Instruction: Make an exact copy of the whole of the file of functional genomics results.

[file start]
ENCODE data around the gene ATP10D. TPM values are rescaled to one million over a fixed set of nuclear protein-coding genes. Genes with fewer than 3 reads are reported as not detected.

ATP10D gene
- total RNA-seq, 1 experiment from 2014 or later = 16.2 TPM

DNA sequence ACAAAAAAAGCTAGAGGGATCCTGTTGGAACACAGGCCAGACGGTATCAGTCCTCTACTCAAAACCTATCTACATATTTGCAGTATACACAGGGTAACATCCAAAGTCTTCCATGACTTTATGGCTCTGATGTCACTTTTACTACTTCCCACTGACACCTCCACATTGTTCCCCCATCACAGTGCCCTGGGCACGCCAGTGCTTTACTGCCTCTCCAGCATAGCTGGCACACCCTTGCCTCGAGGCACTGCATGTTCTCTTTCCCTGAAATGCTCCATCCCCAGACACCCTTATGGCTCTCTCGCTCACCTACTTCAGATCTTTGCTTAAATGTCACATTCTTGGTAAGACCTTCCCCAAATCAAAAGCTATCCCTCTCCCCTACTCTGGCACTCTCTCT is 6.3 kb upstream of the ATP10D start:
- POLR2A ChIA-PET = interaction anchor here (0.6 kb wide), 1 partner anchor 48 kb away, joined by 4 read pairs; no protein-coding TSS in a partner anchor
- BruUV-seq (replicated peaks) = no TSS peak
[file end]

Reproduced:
ENCODE data around the gene ATP10D. TPM values are rescaled to one million over a fixed set of nuclear protein-coding genes. Genes with fewer than 3 reads are reported as not detected.

ATP10D gene
- total RNA-seq, 1 experiment from 2014 or later = 16.2 TPM

DNA sequence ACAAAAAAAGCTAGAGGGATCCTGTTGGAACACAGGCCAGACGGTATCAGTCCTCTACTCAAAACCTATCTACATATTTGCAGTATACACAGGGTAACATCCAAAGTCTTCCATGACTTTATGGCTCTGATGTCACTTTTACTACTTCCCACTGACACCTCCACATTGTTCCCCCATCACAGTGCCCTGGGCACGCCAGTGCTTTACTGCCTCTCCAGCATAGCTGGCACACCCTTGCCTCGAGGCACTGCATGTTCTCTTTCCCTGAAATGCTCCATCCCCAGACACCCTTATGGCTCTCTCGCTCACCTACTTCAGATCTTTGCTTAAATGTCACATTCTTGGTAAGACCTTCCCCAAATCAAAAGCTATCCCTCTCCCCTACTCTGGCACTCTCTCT is 6.3 kb upstream of the ATP10D start:
- POLR2A ChIA-PET = interaction anchor here (0.6 kb wide), 1 partner anchor 48 kb away, joined by 4 read pairs; no protein-coding TSS in a partner anchor
- BruUV-seq (replicated peaks) = no TSS peak